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Worn out shoes do change the biomechanics of running, but not much

PainSci » bibliography » Kong et al 2009
Tags: running, structuralism, IT band pain, patellar pain, plantar fasciitis, shin pain, devices, orthotics, foot, fun, exercise, self-treatment, treatment, etiology, pro, knee, leg, limbs, pain problems, overuse injury, injury, tendinitis, arthritis, aging

Five articles on PainSci cite Kong 2009: 1. Is Running on Pavement Risky?2. The Complete Guide to IT Band Syndrome3. The Complete Guide to Patellofemoral Pain Syndrome4. Complete Guide to Plantar Fasciitis5. Shin Splints Treatment, The Complete Guide

PainSci commentary on Kong 2009: ?This page is one of thousands in the bibliography. It is not a general article: it is focused on a single scientific paper, and it may provide only just enough context for the summary to make sense. Links to other papers and more general information are provided wherever possible.

When shoes wear out, the biomechanics of running do change. Just not much. Kong et al tested 24 runners before and after 200 miles of road-running in the same pair of shoes. There were a few minor changes: longer stance phase, less forward leaning, and less ankle flexion. However, hip and knee angles were unchanged.

It’s significant that the effects on gait were generally minor, of course, but note the lack of difference in knee angles particularly. Knees are the site of two of the most common runner’s knee injuries, both iliotibial band and patellofemoral syndrome. In general, forces and injury risks increase together with more movement — more bending puts more torque on joints. A deeper knee bend is more stressful than a shallower knee bend. If worn out shoes have no effect on how far knees bend as you run, they aren’t much cause for concern. Although there are surely other biomechanical factors involved in these injuries, it’s unlikely that they are affected much by the condition of your shoes, and it’s reassuring that the most significant factor in overall knee stress — degree of flexion — is probably entirely unaffected.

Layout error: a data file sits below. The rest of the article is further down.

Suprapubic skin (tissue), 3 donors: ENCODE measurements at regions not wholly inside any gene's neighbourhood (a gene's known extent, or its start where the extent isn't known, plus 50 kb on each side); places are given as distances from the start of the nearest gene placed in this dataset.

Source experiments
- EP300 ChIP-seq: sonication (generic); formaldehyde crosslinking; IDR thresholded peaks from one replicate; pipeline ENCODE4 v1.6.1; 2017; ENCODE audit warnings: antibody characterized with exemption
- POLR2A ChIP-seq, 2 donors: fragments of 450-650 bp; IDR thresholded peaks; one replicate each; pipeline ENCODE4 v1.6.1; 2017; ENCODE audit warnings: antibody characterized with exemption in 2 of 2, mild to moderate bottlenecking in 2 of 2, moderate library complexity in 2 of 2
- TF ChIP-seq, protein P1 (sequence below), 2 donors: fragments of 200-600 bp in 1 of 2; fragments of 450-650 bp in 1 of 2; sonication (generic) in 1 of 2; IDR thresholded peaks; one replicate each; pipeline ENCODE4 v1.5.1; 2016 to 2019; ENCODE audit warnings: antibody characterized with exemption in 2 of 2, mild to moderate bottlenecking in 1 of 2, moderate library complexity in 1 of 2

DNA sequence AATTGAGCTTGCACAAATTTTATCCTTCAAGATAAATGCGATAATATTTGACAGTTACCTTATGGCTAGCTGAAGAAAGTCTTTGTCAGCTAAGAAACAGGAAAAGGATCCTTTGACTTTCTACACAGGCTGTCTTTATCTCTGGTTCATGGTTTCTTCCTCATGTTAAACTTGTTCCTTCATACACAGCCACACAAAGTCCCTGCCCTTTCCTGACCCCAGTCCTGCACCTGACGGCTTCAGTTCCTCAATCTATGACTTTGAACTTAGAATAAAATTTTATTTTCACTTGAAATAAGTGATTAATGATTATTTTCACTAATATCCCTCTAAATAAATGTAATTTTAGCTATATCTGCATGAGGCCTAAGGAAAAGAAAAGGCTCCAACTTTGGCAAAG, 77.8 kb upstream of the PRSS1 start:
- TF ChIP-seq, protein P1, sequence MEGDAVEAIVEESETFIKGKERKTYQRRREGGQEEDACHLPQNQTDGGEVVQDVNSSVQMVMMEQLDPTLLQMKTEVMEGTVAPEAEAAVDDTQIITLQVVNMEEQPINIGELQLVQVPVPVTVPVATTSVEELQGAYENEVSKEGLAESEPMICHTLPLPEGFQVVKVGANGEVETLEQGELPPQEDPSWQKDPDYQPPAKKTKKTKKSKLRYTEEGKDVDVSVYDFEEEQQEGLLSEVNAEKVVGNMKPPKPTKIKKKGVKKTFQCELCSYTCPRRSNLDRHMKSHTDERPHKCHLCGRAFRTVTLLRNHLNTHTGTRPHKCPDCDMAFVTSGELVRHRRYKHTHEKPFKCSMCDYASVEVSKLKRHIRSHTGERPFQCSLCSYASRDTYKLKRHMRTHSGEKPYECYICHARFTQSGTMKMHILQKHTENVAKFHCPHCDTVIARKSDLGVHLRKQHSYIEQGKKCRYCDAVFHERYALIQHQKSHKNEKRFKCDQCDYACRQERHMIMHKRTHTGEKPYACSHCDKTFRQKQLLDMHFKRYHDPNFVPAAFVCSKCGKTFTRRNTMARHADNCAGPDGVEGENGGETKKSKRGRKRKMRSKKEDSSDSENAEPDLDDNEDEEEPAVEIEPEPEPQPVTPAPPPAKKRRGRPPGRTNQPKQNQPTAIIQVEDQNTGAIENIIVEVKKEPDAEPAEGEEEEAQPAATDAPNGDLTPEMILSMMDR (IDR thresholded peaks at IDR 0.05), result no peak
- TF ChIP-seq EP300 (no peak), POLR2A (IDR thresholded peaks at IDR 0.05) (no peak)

Also interesting: they compared kinds of shoes — air, gel, spring — and concluded “the adaptation strategies to shoe degradation were unaffected by different cushioning technologies.” So it makes no difference what kind of common cushioning method you have in your shoes — they all degrade and affect running about equally. A natural enemy of the salesman is science proving that there is no difference between products!

Reader T.R. (among several others) pointed out that “200 miles is pretty low on the replacement spectrum. Usual rule of thumb out there is to replace every 300-400 miles (500-700km).” That’s a great point — and it’s probably a serious weakness of this study. It may be that they simply didn’t go far enough. The biomechanical picture could be totally different after 400 miles, particularly given that there’s a good chance that shoe degradation starts slowly and then accelerates:

See, when it starts to fall apart, man it really falls apart
Like boots or hearts oh when they start, they really fall apart.

The Tragically Hip, Boots or Hearts

Nevertheless, the precautionary principle applies, and I do still recommend replacing your shoes when they begin to show obvious signs of wear. The risk of running in decrepit shoes may be small, but there’s not much reason to take that risk — just the modest cost of buying shoes somewhat more often. It’s not like you weren’t going to buy new shoes eventually! On the other hand, this data makes it pretty clear that replacing shoes while they still look fine isn’t really going to make much of a difference.

~ Paul Ingraham

original abstract Abstracts here may not perfectly match originals, for a variety of technical and practical reasons. Some abstacts are truncated for my purposes here, if they are particularly long-winded and unhelpful. I occasionally add clarifying notes. And I make some minor corrections.

OBJECTIVES: In this study, the effect of shoe degradation on running biomechanics by comparing the kinetics and kinematics of running in new and worn shoes was investigated. Three types of footwear using different cushioning technologies were compared.

DESIGN: Longitudinal study.

SETTING: Pre- and post-tests on overground running at 4.5 m s(-1) on a 20-m laboratory runway; performance measured using a force platform and a motion capture system.

PARTICIPANTS: 24 runners (14 men and 10 women)

INTERVENTIONS: 200 miles of road running in the same pair of shoes. Within-group factor: shoe condition (new/worn); between-group factor: footwear type (air/gel/spring).

MAIN OUTCOME MEASUREMENTS: Stance time was calculated from force data. External loads were measured by maximum vertical force and loading rate. Kinematic changes were indicated by sagittal plane angles of the torso, hip, knee and ankle at critical events during the stance phase.

RESULTS: Stance time increased (p=0.035) in worn shoes. The torso displayed less maximum forward lean (p<0.001) and less forward lean at toe-off (p<0.001), while the ankle displayed reduced maximum dorsiflexion (p=0.013) and increased plantar flexion at toe-off (p<0.001) in worn shoes. No changes in the hip and knee angles. No between-group difference among the three footwear groups or condition by type interaction was found in any measured variables.

CONCLUSIONS: As shoe cushioning capability decreases, runners modify their patterns to maintain constant external loads. The adaptation strategies to shoe degradation were unaffected by different cushioning technologies, suggesting runners should choose shoes for reasons other than cushioning technology.

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